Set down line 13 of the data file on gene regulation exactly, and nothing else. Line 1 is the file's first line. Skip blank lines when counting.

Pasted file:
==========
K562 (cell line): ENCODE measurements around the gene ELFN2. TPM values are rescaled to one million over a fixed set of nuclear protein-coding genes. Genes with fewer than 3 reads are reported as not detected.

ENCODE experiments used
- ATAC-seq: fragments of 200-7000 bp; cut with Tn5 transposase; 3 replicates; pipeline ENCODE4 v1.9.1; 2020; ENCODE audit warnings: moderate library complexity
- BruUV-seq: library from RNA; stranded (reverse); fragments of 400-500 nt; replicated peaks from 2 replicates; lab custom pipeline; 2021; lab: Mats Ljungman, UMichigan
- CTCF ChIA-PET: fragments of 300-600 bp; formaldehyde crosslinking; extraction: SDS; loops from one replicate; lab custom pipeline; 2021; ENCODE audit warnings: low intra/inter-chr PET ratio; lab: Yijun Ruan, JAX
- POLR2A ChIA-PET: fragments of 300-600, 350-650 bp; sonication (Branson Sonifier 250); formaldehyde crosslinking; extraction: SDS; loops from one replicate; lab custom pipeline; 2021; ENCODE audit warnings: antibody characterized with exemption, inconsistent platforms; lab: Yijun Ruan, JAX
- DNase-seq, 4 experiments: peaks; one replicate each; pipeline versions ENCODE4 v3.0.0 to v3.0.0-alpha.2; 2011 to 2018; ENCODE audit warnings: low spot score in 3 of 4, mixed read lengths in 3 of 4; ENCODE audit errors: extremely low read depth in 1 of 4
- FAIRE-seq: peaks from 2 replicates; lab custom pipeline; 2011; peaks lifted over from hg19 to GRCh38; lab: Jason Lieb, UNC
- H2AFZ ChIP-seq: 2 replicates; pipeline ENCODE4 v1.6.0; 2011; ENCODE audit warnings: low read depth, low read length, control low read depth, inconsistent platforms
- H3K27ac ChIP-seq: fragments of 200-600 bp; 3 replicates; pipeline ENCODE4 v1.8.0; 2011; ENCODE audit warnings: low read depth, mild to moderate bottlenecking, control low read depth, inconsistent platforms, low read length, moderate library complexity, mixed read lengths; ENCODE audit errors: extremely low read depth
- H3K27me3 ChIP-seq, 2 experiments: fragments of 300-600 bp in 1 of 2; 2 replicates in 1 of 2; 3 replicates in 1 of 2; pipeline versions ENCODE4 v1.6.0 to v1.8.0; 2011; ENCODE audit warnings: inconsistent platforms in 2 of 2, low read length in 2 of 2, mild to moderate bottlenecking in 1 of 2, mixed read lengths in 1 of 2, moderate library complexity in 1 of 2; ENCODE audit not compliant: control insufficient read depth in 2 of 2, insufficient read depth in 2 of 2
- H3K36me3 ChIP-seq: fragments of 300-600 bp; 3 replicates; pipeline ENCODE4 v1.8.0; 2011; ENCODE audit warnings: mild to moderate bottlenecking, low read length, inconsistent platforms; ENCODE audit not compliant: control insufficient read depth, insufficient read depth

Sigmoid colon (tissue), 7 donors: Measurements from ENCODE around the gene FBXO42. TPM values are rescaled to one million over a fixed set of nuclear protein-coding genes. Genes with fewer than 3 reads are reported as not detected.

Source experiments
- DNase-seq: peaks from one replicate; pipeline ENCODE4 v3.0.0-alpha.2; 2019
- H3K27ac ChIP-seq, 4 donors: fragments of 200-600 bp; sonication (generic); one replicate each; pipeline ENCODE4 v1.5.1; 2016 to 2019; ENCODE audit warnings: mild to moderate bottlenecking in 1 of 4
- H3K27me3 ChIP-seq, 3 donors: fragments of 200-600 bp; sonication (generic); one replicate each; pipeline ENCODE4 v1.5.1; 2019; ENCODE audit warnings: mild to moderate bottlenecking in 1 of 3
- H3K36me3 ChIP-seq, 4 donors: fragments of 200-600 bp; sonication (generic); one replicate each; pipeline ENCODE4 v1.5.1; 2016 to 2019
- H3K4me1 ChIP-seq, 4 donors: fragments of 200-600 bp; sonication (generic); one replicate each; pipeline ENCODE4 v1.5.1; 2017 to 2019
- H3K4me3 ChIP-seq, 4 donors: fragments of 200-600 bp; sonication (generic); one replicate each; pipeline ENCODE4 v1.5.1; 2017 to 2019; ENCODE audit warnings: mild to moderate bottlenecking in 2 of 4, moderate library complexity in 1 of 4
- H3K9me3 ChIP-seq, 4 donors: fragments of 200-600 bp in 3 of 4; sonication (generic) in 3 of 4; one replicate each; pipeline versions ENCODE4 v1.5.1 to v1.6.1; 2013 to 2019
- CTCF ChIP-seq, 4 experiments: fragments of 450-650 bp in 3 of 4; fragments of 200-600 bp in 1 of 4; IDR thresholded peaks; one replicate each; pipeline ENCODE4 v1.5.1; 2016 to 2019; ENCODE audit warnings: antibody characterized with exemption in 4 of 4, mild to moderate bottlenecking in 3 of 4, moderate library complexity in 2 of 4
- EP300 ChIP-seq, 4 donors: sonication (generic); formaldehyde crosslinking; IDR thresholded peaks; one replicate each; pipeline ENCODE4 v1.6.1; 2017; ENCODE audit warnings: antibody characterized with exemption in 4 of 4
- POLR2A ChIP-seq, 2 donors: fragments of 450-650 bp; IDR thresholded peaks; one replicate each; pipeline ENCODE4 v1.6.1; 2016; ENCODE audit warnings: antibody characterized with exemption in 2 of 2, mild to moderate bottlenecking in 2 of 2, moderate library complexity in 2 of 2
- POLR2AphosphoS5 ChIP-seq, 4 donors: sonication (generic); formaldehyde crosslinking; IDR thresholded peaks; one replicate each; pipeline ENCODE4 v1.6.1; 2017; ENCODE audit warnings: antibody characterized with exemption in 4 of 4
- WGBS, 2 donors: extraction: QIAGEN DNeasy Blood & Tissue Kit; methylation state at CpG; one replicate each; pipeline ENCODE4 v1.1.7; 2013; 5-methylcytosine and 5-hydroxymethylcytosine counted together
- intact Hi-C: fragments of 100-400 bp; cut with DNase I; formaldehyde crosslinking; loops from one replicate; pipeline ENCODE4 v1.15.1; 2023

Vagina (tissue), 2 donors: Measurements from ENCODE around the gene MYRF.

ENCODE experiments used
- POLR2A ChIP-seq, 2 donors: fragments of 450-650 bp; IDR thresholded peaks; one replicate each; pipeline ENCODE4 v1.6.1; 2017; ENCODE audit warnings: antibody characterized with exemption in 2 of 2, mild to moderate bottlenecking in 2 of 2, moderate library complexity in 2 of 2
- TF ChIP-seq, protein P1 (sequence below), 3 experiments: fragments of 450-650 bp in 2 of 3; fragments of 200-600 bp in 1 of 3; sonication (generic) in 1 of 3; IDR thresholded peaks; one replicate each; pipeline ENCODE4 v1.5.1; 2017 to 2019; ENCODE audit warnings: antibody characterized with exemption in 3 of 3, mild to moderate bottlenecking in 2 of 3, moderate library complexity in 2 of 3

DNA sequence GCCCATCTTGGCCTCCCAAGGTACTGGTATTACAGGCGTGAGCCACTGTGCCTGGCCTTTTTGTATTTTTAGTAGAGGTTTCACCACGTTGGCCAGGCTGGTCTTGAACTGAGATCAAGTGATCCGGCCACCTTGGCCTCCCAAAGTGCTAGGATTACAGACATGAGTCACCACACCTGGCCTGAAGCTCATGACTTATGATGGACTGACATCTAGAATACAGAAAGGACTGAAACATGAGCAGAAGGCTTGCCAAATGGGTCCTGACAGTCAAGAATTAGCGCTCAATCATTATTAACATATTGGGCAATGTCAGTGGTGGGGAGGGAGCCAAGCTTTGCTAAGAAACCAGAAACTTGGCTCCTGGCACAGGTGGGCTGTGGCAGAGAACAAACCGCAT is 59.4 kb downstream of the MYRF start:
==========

Sigmoid colon (tissue), 7 donors: Measurements from ENCODE around the gene FBXO42. TPM values are rescaled to one million over a fixed set of nuclear protein-coding genes. Genes with fewer than 3 reads are reported as not detected.